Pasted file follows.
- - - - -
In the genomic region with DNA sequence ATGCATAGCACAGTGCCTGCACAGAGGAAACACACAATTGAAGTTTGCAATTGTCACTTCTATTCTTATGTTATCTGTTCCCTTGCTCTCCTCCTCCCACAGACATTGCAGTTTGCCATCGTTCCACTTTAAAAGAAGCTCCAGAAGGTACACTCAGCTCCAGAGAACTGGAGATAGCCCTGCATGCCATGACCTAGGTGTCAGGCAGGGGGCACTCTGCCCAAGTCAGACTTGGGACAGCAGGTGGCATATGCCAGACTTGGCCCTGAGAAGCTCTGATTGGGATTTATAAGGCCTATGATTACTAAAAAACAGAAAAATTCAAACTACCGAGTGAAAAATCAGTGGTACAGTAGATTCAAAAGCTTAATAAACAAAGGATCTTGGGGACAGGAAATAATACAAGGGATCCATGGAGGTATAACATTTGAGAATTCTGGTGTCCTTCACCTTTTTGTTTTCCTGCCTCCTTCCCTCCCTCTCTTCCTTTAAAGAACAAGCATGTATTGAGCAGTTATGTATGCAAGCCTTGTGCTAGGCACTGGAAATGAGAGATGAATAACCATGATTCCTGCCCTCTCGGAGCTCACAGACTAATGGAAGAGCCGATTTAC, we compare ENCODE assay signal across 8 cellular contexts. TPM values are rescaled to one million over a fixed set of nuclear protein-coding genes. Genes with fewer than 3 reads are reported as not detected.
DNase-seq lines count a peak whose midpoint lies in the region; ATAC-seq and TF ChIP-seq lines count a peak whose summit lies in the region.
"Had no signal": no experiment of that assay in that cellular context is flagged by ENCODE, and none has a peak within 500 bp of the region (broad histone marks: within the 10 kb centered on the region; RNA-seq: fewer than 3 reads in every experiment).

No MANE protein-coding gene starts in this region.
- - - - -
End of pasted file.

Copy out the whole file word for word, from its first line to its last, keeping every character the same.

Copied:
In the genomic region with DNA sequence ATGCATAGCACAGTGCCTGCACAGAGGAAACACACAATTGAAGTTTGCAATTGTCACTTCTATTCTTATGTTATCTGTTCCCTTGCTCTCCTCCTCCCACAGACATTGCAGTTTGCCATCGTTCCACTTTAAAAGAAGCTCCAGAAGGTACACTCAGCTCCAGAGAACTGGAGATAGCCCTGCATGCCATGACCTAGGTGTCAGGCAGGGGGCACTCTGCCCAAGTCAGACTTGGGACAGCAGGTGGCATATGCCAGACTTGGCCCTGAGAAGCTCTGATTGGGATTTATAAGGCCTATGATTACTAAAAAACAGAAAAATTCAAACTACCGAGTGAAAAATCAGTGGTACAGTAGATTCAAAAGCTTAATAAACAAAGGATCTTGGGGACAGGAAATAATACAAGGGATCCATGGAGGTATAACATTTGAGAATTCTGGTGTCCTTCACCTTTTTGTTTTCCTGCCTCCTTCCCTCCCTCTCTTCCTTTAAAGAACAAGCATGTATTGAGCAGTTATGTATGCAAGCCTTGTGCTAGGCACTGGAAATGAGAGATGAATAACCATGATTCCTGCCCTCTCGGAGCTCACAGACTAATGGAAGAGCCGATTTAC, we compare ENCODE assay signal across 8 cellular contexts. TPM values are rescaled to one million over a fixed set of nuclear protein-coding genes. Genes with fewer than 3 reads are reported as not detected.
DNase-seq lines count a peak whose midpoint lies in the region; ATAC-seq and TF ChIP-seq lines count a peak whose summit lies in the region.
"Had no signal": no experiment of that assay in that cellular context is flagged by ENCODE, and none has a peak within 500 bp of the region (broad histone marks: within the 10 kb centered on the region; RNA-seq: fewer than 3 reads in every experiment).

No MANE protein-coding gene starts in this region.